True, it is largely a matter of common sense backed up by experience. The science (e.g. normalisation rules) defines a good database model mathematically, but it is mostly "obvious" - e.g. don't store the customer's name, address and telephone number on every order line.

    Originally posted by rxw1510
    well, according to my inexperienced gut feeling, this DB should be enough with a few tables with lots of tuples in them.
    Hmm...?

    Originally posted by rxw1510
    my initial design I partition a hospital entity into: general info, location, contact, a table for fixed values and a table for varying values.
    anyone see anything wrong with this?

    if this subject is too vast to be discussed here please tell me, otherwise don't worry to use any DB jargons, I already have a reference book.
    It really isn't possible to quality check your design based solely on the table names - though "a table for fixed values and a table for varying values" sounds odd. Try following the normalisation rules for 1st, 2nd and 3rd normal form to see if your design is properly normalised.

  5. #5
    Join Date
    Sep 2003
    Posts
    3

    Re: help on database modelling

    Originally posted by andrewst


    It really isn't possible to quality check your design based solely on the table names - though "a table for fixed values and a table for varying values" sounds odd. Try following the normalisation rules for 1st, 2nd and 3rd normal form to see if your design is properly normalised.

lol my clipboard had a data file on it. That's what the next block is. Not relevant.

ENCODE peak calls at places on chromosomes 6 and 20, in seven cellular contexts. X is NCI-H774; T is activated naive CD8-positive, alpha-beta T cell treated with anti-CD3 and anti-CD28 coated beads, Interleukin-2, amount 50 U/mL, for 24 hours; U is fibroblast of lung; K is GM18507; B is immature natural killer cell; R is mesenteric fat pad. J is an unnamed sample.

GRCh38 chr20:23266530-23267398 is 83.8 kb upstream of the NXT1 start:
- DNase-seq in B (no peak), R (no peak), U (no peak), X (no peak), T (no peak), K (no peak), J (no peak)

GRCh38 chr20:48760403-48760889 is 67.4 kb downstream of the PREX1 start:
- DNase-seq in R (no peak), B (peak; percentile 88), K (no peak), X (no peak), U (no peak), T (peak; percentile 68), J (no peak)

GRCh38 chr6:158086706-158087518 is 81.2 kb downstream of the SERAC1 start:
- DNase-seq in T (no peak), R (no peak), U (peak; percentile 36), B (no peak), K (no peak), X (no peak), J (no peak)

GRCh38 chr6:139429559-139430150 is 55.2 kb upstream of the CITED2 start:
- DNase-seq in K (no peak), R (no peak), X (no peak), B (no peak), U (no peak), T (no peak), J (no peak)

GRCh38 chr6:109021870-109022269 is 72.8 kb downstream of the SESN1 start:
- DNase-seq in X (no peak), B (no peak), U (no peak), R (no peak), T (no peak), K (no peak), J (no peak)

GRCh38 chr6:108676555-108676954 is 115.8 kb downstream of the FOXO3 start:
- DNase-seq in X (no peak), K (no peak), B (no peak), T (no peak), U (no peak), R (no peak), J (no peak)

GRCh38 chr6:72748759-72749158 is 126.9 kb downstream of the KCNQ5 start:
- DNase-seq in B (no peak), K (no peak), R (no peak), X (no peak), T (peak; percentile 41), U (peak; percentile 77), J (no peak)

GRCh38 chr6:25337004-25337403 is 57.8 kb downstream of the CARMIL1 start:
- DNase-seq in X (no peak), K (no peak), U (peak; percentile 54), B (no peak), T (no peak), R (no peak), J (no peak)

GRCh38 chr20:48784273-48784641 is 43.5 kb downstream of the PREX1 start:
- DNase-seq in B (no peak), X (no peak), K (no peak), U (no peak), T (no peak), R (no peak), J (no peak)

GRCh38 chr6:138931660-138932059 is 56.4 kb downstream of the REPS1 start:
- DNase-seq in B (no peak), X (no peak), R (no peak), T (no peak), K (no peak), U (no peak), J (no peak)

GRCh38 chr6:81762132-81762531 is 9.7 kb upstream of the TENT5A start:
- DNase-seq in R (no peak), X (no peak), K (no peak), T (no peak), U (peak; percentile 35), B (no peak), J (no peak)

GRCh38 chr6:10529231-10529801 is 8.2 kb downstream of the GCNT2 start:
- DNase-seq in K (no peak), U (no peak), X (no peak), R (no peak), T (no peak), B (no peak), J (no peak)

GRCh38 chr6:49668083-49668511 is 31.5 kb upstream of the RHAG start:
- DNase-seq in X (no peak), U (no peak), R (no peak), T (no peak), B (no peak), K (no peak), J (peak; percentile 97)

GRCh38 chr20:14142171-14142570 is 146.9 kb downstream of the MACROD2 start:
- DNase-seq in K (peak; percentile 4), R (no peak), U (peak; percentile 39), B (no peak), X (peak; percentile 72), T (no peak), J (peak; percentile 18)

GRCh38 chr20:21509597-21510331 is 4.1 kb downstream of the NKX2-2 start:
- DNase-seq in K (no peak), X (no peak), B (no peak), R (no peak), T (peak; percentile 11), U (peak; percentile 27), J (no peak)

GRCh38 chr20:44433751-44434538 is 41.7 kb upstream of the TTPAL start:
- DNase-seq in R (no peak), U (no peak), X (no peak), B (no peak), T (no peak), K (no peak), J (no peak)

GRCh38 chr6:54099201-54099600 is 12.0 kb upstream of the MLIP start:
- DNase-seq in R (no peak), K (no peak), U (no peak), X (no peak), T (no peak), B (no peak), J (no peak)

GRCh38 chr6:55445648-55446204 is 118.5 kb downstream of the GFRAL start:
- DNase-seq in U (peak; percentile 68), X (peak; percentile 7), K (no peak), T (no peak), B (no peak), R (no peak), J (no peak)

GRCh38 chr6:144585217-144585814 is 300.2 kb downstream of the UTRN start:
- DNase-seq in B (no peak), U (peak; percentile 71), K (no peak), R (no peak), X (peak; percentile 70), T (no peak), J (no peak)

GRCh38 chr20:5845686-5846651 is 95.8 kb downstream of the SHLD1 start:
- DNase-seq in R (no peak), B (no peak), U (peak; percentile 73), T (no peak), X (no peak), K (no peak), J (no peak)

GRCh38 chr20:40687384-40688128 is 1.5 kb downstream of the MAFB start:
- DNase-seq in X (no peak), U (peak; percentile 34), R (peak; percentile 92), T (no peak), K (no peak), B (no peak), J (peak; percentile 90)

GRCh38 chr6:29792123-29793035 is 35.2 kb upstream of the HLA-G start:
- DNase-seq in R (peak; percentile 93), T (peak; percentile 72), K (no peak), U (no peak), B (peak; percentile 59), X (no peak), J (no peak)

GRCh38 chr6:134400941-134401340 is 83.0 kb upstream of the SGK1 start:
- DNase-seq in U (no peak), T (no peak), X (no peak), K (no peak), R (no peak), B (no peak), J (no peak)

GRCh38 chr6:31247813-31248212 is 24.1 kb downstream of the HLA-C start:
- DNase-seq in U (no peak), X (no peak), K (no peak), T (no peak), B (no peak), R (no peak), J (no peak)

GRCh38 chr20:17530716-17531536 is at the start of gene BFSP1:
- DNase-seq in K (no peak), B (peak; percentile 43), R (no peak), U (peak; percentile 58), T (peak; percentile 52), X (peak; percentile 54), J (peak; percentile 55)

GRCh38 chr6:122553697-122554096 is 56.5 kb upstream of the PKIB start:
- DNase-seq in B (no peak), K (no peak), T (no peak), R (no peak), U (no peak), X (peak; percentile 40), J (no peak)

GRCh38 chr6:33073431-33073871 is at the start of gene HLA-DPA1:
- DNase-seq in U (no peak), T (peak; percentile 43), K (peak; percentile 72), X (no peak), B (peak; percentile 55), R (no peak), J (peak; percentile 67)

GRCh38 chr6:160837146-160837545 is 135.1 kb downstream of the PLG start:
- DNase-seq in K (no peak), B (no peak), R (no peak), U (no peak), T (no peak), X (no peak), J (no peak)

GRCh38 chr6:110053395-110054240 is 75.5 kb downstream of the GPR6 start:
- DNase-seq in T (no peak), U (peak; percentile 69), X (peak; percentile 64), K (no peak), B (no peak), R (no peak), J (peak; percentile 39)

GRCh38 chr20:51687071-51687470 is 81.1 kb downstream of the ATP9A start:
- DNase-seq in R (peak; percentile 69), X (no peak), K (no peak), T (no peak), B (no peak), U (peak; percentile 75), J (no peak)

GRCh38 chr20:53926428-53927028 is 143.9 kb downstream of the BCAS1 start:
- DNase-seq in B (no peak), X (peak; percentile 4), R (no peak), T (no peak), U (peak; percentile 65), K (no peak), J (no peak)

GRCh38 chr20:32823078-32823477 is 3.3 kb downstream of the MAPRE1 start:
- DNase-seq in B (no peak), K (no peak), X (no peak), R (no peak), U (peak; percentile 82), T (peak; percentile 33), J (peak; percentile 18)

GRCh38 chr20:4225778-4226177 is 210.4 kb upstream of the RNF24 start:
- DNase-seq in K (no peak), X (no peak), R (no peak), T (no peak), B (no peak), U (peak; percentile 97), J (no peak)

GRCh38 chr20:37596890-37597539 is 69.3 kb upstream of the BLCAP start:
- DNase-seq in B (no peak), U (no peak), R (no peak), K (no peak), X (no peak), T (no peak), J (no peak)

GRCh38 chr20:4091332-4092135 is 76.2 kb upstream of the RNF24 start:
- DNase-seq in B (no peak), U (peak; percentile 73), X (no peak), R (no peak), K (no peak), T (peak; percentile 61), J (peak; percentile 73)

normalisation? I'll check on that, thanks.

    is eliminating any redudancy thus making a DB as small as possible always the way to go when designing a DB? or is there a trap in this practice?
    could you give some more rule of thumbs for designing a DB?

  6. #6
    Join Date
    Sep 2002
    Location
    UK
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    Re: help on database modelling

    Originally posted by rxw1510
    normalisation? I'll check on that, thanks.

    is eliminating any redudancy thus making a DB as small as possible always the way to go when designing a DB? or is there a trap in this practice?
    could you give some more rule of thumbs for designing a DB?
    Take a look at this link, you may find it helpful:

    http://www.utexas.edu/its/windows/da.../datamodeling/

  7. #7
    Join Date
    Jun 2003
    Posts
    5

    Re: help on database modelling

    Originally posted by rxw1510
    I'm developing a large database for a medical application to locate medical entities (hospitals, doctors, etc.) and retrieve their infos.
    there will also be a realtion between doctors and hospitals concerning the practice schedule and location of practice.
    Here is something you can try:

    First write the use cases like:

    admin -> (locate medical entity) << include >> (locate hospital), (locate doctor)
    admin -> (retrieve info) << include >> (retrieve hospital info), (retrieve doctor info)

    assistant -> (schedule doctor) << include >> (assign doctor to location)

    etc. and then derive a DB using an approach like:
    http://www.mycgiserver.com/~nsenthil...ndbdesign.html

    Hope that helps,
    Nalla